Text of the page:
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Zimmerman and Mayor At Odds Over Austin's Support of Syrian Refugees

DonZimmerman.jpg
Jorge Sanhueza-Lyon
/
KUT

A member of the Austin City Council says he wants to prevent Syrian refugees from coming to Austin, which is putting him at odds with the mayor.

District Six Council member Don Zimmerman, a conservative who frequently finds himself outnumbered by his more liberal colleagues on the dais, is proposing a resolution on Syrian refugees. It would direct all city agencies not to take any action or spend any money that would help Syrian refugees resettle in Austin.

“It only takes a handful of people to cause a lot of murder and mayhem,” Zimmerman said.

It’s unclear exactly how many city resources are devoted to helping Syrian refugees. Austin-Travis County Health and Human Services offers health screenings for refugees, including testing for tuberculosis and providing immunizations. The screenings are paid for with a grant from a state program funded by the federal government.  

Zimmerman says he’s also looking at local charities that may receive city grants.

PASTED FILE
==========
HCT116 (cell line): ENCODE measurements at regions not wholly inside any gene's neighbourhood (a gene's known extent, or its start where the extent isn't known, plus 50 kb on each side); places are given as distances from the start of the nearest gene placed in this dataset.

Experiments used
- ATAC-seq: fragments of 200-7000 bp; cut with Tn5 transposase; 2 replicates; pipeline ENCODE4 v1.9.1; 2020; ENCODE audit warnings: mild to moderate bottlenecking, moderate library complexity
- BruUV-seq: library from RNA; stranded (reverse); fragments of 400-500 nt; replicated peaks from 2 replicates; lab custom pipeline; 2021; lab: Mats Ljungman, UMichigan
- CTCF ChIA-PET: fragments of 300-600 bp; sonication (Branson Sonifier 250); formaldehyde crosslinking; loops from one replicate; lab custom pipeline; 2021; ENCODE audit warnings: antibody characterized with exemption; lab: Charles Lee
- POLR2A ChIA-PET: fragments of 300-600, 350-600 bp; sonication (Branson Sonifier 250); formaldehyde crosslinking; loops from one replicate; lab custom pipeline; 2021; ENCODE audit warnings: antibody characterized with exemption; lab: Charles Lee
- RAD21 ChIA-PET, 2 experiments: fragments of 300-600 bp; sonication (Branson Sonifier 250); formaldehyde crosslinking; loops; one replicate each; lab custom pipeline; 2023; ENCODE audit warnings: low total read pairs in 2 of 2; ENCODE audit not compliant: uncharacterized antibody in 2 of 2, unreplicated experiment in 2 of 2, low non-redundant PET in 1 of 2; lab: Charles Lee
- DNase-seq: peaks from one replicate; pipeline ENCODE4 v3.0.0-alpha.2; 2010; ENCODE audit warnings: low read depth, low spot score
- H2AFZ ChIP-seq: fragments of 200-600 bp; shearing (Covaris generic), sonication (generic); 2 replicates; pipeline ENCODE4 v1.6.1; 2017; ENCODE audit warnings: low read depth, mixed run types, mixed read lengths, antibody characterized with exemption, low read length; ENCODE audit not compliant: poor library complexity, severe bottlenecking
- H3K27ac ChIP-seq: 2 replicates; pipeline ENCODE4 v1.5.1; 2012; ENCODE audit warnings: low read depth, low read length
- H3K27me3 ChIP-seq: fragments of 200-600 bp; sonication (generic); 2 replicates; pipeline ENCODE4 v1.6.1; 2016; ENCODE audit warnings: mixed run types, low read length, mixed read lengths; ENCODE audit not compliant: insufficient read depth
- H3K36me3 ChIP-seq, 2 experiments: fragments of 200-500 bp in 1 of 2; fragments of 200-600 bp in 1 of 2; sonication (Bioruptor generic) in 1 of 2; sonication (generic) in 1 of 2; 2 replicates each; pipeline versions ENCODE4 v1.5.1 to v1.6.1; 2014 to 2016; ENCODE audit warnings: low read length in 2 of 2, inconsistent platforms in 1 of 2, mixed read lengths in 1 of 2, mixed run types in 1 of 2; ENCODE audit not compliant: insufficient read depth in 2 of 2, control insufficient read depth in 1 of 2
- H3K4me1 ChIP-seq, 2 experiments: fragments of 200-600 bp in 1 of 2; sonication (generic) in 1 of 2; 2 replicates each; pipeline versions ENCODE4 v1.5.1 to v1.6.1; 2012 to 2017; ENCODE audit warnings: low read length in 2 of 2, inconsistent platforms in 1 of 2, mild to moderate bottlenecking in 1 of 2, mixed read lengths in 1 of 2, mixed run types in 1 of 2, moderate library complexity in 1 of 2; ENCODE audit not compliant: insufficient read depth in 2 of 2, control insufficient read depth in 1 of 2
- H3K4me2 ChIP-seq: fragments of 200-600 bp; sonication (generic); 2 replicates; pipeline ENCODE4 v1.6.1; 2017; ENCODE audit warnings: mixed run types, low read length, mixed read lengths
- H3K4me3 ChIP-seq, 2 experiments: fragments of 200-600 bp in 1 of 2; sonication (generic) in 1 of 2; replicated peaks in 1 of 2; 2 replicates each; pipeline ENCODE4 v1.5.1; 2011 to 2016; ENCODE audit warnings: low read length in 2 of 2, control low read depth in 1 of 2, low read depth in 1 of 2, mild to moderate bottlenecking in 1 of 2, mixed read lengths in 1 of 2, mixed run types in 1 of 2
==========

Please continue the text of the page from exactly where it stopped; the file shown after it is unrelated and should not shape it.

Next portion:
“If we gave money to an organization like Caritas or ECHO, you know, the Homeless Coalition, do they look at passports? I don’t know," he says.

Mayor Steve Adler points out, though, that Syrian refugees undergo some of the strictest background checks of anyone entering the country.

“It’s okay for us to accept refugees because it’s safe," Adler says "The folks at the front of the line are women, they’re children and the elderly. This is really about the most vulnerable."

After the terrorist attacks on Paris last week, Texas Governor Greg Abbott announced he was ordering the state health department not to participate in resettling Syrian refugees in Texas. Many other governors jumped on board and echoed Abbott's statement, though it's still unclear to what extent states can prevent refugee resettlement.

Zimmerman wants a public hearing on his proposal at a meeting of the Public Safety Committee on Monday, Nov. 30, with invited experts arguing for and against, followed by public discussion.

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